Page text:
Session Chairs: Cathryn Clarke Murray, DFO, Canada; Alexander Bychkov, PICES

This session is dedicated to researchers and managers working on large-scale marine debris issues. This session will highlight many novel advances, applications, and lessons learned from Japanese Tsunami Marine Debris study in the North Pacific that can be used elsewhere.

 The Great East Japan Earthquake and Tsunami of March 2011 resulted in a unique mega-pulse marine debris event that became the subject of many long-term intensive research programs around the North Pacific Ocean. In addition to the sheer magnitude of this event, Japanese Tsunami Marine Debris (JTMD) became an important vector for many Japanese species to reach the shorelines of North America and Hawaii.

This session will focus on exciting advances in marine debris research that have arisen from efforts to characterize and understand JTMD behavior, including higher resolution ocean modeling of marine debris movement, the development of novel surveillance and monitoring tools for marine debris landfall and accumulation, and the application of bioforensics and risk assessments to determine the potential threats from exotic species transported by long-lasting anthropogenic rafts. Although tsunamis and other large-scale natural disasters will remain difficult to predict, lessons learned from the research arising from the 2011 Great Japan Tsunami provide a framework for other mega-pulse events, including predicting the potential fate and impacts associated with the sudden appearance of huge debris fields in the ocean, that can inform management decision-making or policy development around marine debris.

It is estimated that the human population will to grow by 2 billion people over the next 25 years, with approximately 40% living within 100 km of the world’s coastlines, suggesting the amount of anthropogenic material available for ocean-entry will rise significantly in the coming decades. In turn, global climate change is already affecting the frequency and scale of storm activity, including hurricanes, typhoons, and monsoons, which increases the probability and magnitude of future mega-pulse debris events. This session welcomes submissions related to JTMD and other mega-pulse debris events. Further, the trans-oceanic movement of species on marine debris is an emerging issue in invasion research, and submissions on this are also welcome.




Pathways, impacts and fate of marine debris generated by the 2011 tsunami in Japan derived from a synthesis of numerical models and observational reports

presenting: Nikolai Maximenko (University of Hawaii, United States); authors: Nikolai Maximenko (University of Hawaii, United States), Jan Hafner (University of Hawaii), Masafumi Kamachi (Japan Agency for Marine-Earth Science and Technology), Amy MacFadyen (National Oceanic and Atmospheric Administration)

March 11, 2011 tsunami devastated the east coast of Japan and produced millions of tons of marine debris that drifted across the North Pacific. The extraordinary amount and unusual composition of tsunami debris allowed to trace its drift across the ocean and arrivals on remote shores and helped to better understand the pathways of floating marine debris. Synthesized with a suite of ocean models, these observations helped to produce most complete picture of the debris dynamics, pathways, and fate. While observations allowed to optimize such model parameters as windage and source distribution, the models filled large gaps in sparse observations and produced estimates of the total budgets. For example, the study suggests that the original number of boats lost to the tsunami was about 1,000 and more than 100 of these boats may be still floating in the ocean.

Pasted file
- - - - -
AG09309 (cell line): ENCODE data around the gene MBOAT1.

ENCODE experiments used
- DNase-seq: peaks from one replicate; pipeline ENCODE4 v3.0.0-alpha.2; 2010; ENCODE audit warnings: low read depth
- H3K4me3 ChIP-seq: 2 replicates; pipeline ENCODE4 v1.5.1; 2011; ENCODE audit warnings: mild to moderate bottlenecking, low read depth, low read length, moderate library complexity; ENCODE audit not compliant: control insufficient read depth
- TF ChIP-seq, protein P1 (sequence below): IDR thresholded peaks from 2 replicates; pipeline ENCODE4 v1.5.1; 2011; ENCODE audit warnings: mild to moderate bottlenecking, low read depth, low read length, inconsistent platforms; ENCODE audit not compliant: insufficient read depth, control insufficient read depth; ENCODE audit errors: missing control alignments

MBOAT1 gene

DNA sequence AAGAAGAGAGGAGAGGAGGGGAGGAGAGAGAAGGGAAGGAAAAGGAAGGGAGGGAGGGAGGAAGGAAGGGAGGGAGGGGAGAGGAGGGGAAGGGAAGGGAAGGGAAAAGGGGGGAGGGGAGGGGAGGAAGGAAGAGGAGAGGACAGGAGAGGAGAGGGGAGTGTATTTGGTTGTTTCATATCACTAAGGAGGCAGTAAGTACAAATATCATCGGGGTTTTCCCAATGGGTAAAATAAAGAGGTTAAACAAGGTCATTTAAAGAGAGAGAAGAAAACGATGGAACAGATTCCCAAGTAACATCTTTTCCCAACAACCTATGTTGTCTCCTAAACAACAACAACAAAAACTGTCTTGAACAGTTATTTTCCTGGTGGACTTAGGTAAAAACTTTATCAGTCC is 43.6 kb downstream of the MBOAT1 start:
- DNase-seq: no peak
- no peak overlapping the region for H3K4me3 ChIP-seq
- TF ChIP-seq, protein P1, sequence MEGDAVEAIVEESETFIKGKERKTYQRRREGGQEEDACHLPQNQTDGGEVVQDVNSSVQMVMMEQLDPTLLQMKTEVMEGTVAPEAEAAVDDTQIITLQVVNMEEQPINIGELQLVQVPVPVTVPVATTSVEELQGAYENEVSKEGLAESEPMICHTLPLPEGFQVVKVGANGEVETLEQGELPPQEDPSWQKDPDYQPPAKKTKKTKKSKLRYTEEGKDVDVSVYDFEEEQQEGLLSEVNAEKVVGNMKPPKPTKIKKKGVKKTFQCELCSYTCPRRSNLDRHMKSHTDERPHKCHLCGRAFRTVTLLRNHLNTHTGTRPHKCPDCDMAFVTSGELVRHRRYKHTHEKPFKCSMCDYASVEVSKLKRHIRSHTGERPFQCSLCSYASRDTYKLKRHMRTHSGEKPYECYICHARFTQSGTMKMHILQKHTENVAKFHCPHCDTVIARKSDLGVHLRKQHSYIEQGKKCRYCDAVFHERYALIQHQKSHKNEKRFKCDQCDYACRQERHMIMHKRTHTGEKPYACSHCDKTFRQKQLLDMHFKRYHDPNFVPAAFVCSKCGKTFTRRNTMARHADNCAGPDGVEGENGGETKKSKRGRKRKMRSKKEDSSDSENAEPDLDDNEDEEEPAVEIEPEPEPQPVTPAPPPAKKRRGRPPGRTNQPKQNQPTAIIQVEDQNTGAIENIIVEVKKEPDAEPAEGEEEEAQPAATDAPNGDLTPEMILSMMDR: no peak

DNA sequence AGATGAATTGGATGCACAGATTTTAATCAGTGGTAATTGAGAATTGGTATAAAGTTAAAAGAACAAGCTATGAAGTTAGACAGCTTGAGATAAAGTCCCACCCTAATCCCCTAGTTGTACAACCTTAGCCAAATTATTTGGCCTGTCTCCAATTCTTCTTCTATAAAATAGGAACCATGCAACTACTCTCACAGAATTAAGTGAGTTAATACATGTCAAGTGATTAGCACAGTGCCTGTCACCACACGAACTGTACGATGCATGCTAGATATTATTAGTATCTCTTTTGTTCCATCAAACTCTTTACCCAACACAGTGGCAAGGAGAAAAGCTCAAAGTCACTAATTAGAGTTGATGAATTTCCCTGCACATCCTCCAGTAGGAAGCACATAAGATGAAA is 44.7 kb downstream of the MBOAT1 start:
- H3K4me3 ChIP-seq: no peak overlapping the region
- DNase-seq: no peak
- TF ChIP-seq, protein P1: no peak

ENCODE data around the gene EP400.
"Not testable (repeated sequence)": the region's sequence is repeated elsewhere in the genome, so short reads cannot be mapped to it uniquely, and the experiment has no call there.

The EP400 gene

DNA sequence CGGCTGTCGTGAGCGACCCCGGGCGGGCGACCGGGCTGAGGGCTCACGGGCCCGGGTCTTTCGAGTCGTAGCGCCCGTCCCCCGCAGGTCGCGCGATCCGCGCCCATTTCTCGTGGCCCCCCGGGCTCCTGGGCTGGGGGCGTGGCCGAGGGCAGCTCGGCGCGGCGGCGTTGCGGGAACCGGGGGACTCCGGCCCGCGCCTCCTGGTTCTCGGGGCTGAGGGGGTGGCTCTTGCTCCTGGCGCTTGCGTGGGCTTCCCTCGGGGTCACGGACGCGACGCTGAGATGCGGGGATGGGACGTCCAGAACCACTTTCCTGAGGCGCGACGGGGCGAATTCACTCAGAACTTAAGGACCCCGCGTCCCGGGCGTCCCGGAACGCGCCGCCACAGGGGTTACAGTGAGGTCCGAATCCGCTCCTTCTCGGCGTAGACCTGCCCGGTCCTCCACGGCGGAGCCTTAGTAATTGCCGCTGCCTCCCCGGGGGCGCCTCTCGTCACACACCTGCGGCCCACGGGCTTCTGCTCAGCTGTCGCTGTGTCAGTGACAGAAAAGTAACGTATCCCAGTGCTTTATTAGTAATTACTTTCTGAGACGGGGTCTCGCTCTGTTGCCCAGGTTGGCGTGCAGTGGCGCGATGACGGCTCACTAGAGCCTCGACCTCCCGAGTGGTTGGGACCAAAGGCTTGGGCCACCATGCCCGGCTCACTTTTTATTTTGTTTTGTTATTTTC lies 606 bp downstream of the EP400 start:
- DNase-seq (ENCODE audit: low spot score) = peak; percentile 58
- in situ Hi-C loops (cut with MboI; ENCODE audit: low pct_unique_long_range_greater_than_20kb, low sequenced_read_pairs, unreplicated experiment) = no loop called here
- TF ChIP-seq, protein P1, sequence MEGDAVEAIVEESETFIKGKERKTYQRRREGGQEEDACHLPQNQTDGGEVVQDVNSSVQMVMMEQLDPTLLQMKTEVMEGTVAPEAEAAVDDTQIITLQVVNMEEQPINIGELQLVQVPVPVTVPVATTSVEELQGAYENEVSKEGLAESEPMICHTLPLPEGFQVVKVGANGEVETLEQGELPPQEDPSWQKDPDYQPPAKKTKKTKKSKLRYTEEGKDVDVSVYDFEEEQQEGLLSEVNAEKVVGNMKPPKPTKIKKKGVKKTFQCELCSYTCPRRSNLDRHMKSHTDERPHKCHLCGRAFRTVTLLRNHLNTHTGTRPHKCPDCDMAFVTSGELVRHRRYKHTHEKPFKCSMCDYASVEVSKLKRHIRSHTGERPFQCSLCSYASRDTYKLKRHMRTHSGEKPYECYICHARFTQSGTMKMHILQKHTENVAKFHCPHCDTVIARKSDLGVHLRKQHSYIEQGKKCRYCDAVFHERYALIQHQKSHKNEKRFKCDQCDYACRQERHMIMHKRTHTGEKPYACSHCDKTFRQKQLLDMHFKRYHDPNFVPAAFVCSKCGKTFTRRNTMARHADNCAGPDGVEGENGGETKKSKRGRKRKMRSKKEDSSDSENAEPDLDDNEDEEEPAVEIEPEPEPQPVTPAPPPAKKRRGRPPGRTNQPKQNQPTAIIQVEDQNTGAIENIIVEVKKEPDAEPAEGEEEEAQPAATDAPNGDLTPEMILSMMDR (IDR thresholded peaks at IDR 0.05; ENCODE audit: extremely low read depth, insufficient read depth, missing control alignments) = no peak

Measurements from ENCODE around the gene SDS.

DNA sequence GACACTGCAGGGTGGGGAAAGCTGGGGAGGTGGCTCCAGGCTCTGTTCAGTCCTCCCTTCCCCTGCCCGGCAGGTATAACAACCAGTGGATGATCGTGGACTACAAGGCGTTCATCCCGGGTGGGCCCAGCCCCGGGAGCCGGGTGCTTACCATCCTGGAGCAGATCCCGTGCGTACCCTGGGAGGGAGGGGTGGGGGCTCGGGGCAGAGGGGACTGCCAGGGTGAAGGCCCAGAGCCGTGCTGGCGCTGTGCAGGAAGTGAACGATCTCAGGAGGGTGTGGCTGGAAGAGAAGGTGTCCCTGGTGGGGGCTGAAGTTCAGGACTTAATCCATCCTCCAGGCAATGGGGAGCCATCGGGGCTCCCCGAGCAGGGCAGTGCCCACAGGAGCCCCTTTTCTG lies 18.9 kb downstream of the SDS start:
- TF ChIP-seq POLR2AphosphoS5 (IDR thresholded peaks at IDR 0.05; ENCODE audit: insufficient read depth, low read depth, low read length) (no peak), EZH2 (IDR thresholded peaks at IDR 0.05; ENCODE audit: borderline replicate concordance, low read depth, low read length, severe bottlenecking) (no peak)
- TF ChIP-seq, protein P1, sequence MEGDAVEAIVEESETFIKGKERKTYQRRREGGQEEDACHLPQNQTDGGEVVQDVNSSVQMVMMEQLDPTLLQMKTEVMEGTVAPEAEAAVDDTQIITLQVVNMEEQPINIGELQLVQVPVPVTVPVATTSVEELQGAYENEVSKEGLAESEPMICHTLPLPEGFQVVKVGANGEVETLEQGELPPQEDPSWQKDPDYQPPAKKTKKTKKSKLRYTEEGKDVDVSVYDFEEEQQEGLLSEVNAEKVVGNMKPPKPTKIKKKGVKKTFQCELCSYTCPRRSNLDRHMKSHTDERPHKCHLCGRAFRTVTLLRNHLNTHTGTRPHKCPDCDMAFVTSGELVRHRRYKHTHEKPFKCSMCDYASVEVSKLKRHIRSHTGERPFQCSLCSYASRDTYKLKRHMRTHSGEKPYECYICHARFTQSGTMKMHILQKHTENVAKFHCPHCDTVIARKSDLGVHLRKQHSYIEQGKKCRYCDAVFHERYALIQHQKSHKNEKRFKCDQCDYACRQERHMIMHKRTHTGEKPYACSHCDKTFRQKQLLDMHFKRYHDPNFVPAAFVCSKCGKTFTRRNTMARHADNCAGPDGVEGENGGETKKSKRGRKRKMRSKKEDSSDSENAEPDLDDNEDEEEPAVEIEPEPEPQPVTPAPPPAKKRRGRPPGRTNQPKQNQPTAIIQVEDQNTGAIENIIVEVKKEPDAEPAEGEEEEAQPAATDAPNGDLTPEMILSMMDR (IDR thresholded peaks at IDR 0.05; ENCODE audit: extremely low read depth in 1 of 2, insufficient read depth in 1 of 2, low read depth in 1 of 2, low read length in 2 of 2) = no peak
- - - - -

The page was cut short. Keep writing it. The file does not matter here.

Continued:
Tsunami debris increased risks to navigation and had impacts on shoreline activities in some areas. In addition, floating debris transported Japanese species from Japan to North America and Hawaii and posed on local ecosystems risk of invasion. Here we will present new methods developed to characterize these impacts.


Finding a needle in a debris haystack: surveillance of debris from the Great Japan Tsunami

presenting: Cathryn Murray (Fisheries and Oceans Canada, Canada); authors: Cathryn Murray (Fisheries and Oceans Canada, Canada), Kirsten Moy (Department of Land and Natural Resources), Miguel Castrence (Resource Mapping Hawaii), Brian Neilsen (Department of Land and Natural Resources), Tomoya Kataoka (Tokyo University of Science), Atsuhiko Isobe (Kyushu University)

The devastating Great East Japan earthquake and resulting tsunami in 2011 dispersed an estimated 5 million tons of marine debris into the ocean. An estimated 70% of that debris sank (Ministry on the Environment of Japan, 2011), but the remaining 1.2 million tons were dispersed across the Pacific Ocean and began to appear in North America and Hawai’i in 2012. As a part of the Assessing the Debris-Related Impact of Tsunami (ADRIFT) project, aerial surveys were conducted along the coast of British Columbia, Canada and the eight main Hawaiian Islands, USA to identify potential tsunami items and estimate macro-debris abundances. The resulting imagery was analyzed to identify and quantify visible marine debris on these coastlines. These projects provided a baseline of marine macro-debris densities at a moment in time, and collaborated with the state and provincial authorities to prioritize areas of highest marine debris accumulation, or “hotspots”, in order to provide guidance to citizen cleanup groups, regulatory agencies, and local and federal partners.